Decoding Millennial Concertgoers

Today’s post comes from Ypulse’s Research Intern Phil Savarese.

Decoding Millennial Concertgoers

In today’s smartphone-obsessed society, it’s rare that you’ll go to a concert where people aren’t snapping pictures, recording videos, or updating their status during the show. Millennials are extremely interested in seeing artists live and partaking in epic experiences; according to Ypulse research among 339 13-34 year olds, four of five Millennials have been to a concert before. However, the “in the moment” experience of a concert has collided with the timelessness of the digital age. As an avid concertgoer, I‘ve found that smartphone and tablet use during shows has created four types of fans:

“I’ll never get a chance to see this again!” – The Capturer

These are the people that shed some light on the “sea of hands” at concerts, literally. They hold their phone or tablet as high above the crowd as possible to capture the concert forever. Fully, 67% of Millennial concertgoers said that they have taken a picture of a performer with their smartphone. These capturers want to permanently document the concert for future reference. Additionally, 47% said they have filmed parts of the concert. Sometimes this involves distracting oneself from the show or viewing it through a screen, but they sacrifice fully enjoying moments live so that they can enjoy it over and over again.

“Guess where I am?!” – The Bragger

Braggers are the ones who take their attention completely off of the show for a moment to tell their network of friends where they are and what they’re doing. Half of the Millennials surveyed (51%) said they’ve updated a Facebook status during a show, while a quarter (24%) said they’ve Instagramed the performer. They want their friends to know where they are and how much fun it is…

 
 

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Millennial News Feed

Quote of the Day: “I accept friend requests on social media from people I don’t know or have mutual friends with to broaden my horizons; meet people I otherwise wouldn't in day-to-day life.”—Male, 23, MN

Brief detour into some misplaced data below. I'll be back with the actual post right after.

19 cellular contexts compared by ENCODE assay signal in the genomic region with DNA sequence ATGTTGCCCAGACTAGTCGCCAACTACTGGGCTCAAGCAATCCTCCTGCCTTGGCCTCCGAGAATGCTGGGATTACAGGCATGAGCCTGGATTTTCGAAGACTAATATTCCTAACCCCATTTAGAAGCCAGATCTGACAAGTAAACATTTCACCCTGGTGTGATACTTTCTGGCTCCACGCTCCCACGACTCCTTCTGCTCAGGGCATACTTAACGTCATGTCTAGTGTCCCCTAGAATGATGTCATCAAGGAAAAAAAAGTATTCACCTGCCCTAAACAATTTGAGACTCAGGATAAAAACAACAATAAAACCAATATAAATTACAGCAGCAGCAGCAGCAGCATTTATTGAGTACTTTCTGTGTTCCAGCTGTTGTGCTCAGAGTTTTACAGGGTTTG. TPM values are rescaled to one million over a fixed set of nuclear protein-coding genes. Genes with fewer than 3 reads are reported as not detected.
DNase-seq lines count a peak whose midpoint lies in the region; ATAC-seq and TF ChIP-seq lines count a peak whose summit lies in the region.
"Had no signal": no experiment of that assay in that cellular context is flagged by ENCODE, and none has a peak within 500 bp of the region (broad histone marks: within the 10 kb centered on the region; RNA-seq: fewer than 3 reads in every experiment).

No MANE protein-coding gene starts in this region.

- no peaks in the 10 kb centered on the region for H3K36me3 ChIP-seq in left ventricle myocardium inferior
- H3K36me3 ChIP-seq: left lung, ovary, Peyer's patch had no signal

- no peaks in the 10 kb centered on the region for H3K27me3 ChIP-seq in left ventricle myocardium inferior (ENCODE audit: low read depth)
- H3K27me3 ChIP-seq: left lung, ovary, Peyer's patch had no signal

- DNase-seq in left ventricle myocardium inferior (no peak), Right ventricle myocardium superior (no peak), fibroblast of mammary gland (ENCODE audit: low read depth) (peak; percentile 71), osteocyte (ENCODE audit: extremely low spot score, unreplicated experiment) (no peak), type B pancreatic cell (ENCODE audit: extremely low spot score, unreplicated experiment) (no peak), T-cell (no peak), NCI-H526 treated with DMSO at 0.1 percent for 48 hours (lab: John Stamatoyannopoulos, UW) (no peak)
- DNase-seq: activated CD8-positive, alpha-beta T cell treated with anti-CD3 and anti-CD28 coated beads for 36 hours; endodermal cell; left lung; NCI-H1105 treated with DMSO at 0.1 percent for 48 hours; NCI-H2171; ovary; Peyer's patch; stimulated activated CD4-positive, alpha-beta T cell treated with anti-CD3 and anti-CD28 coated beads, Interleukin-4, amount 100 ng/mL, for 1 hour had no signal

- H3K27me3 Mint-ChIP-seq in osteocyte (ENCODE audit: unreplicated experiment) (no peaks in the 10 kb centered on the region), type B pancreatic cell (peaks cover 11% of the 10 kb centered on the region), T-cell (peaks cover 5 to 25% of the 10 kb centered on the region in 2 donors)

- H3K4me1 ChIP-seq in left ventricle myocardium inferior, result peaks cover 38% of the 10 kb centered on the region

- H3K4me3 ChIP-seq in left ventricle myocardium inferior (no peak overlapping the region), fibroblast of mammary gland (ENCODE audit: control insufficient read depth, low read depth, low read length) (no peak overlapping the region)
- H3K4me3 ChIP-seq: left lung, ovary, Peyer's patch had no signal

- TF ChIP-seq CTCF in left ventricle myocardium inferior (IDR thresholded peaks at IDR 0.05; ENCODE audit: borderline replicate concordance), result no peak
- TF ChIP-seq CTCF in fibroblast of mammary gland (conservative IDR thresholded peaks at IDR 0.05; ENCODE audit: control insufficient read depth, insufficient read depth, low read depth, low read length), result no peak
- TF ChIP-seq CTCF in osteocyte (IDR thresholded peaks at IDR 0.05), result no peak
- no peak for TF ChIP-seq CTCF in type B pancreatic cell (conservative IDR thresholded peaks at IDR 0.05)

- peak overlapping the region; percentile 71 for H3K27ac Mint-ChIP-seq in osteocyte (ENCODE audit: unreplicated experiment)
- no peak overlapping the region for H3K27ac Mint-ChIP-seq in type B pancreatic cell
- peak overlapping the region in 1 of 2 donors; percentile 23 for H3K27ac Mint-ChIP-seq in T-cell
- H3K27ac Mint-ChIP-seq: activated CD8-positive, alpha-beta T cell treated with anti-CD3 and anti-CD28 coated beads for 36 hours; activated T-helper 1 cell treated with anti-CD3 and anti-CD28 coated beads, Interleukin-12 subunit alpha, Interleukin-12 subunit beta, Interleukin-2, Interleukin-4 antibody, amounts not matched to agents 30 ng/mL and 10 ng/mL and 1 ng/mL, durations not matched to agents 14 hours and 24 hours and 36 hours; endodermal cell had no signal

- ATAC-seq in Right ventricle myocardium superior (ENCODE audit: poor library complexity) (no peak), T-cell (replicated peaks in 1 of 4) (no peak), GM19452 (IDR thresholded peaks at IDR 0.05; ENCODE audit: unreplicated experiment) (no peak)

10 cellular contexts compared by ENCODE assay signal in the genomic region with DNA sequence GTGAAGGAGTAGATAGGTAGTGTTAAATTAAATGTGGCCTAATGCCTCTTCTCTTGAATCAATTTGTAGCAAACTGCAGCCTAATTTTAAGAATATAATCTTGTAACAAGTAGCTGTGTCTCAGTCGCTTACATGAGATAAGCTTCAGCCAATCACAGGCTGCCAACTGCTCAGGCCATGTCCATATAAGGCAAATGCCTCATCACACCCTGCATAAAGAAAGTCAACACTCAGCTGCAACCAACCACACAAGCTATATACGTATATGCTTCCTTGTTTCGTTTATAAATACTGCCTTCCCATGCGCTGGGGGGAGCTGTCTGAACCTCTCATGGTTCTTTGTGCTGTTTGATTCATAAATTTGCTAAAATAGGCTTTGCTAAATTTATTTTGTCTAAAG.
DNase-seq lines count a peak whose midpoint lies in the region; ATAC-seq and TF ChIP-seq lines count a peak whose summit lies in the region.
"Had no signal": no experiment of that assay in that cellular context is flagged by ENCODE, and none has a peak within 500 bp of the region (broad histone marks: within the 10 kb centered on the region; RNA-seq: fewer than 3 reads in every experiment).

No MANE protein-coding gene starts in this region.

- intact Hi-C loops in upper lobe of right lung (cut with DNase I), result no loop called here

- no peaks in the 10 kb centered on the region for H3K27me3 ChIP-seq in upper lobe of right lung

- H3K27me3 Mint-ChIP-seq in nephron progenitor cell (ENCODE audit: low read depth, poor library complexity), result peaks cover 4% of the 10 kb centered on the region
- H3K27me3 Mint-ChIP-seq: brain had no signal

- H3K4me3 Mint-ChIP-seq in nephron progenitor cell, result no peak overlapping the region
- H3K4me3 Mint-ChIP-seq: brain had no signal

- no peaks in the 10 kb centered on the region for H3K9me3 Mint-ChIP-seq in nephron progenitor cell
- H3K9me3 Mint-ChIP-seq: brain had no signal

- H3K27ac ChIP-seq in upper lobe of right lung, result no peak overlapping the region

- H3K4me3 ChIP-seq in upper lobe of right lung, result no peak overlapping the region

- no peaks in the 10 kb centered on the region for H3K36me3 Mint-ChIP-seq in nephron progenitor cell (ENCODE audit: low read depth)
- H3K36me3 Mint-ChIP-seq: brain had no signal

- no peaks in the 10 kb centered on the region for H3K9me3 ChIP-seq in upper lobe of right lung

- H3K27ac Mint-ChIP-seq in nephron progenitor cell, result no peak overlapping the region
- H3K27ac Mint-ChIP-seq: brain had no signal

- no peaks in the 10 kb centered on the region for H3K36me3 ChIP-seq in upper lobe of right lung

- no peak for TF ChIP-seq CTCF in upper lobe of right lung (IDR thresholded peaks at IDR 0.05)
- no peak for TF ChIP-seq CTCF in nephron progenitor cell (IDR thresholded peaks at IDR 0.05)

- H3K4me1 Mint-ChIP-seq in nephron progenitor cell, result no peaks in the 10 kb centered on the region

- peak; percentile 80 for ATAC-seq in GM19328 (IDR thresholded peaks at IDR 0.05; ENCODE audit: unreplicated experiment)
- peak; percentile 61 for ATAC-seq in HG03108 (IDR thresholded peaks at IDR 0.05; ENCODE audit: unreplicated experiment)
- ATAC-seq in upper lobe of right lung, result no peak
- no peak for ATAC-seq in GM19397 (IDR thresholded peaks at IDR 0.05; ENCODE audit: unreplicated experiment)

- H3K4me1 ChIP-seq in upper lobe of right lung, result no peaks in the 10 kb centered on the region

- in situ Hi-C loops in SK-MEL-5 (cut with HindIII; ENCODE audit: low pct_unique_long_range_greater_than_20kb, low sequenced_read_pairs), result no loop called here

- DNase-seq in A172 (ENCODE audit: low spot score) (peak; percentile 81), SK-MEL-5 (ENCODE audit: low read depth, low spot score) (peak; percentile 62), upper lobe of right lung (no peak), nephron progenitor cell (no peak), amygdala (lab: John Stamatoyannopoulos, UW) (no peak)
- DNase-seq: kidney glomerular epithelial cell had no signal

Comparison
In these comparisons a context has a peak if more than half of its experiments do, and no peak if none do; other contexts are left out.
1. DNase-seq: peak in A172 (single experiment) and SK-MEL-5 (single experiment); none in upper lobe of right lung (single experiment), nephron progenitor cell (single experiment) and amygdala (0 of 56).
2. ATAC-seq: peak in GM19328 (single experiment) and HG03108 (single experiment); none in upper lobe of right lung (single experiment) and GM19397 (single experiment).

Vice’s fastest growing division is news, and the media brand has struck gold with younger audiences by filling the “big white space” co-founder Shane Smith says was created by “perception that Gen Y didn’t really care about news which is obviously not true.” Their unconventional approach to news has been incredibly successful with the generation, and their new channel Viceland will continue to cover the stories that young viewers are passionate about. Prioritizing young people’s point of view is a part of how the network is run. Smith explains, “the BBC isn’t going to give a 23-year-old kid straight out of college $10 million to make a TV show–but we are. It’s about taking risks.” (Creative Review

Millennials are at a greater risk to be scammed than the elderly. A new survey released by the Better Business Bureau revealed that almost 90% seniors have been able to spot a scam in time, compared to 66% of Millennials. The BBB cites online scams like the request of usernames and passwords from “official-looking” emails as the most common. Our recent trend The Privacy Issue found that Millennials assume security is part of the deal when using trusted sites for email, social media, and even payments, with 65% of 13-33-year-olds saying they assume the websites they visit are secure. (Airdrie City View)

Mobile wallets have become one of the main channels that Millennials would prefer that brands send them sales and offers on. Along with email, websites, and apps, mobile wallets like Apple Pay, Android Pay, and Samsung Pay have become logical platforms for brands to use to send out marketing messaging to young consumers. Campaigns like loyalty programs, push messaging, and digital coupons can all be held on mobile wallet platforms. Over half of consumers say they have used mobile wallets and 30% say they have used them in the past week. (MediaPost

AT&T Hello Lab and Rooster Teeth are looking for the next big competitive gaming star. The digital series Schooled will be following the digital media company’s co-founder as he puts together a team of 8-12-year-old gamers to take on his experienced staff in a “winner-take-all finale.” Rooster Teeth, best known for “web classic” Red Vs. Blue and the Let’s Play franchise, hopes to be “the next big gaming sensation” with young players, and introduce their brand to a younger audience. (StreamDaily

According to an Adobe survey, over half of Millennials say that email is their preferred option to be contacted by a brand—so what’s the best way to use it? Thinking mobile is a good start. The same study found that 88% of Millennials are using smartphone to check their emails, so marketers need to find the best strategy to “optimize their content and campaigns for mobile devices to effectively convey their messages.” Including social media links to continue the conversation and going image heavy is also crucial. (Huffington Post

Quote of the Day: “Whether I want to draw, paint, read, study, or dance, influences the kind of music I listen to.”—Female, 25, GA

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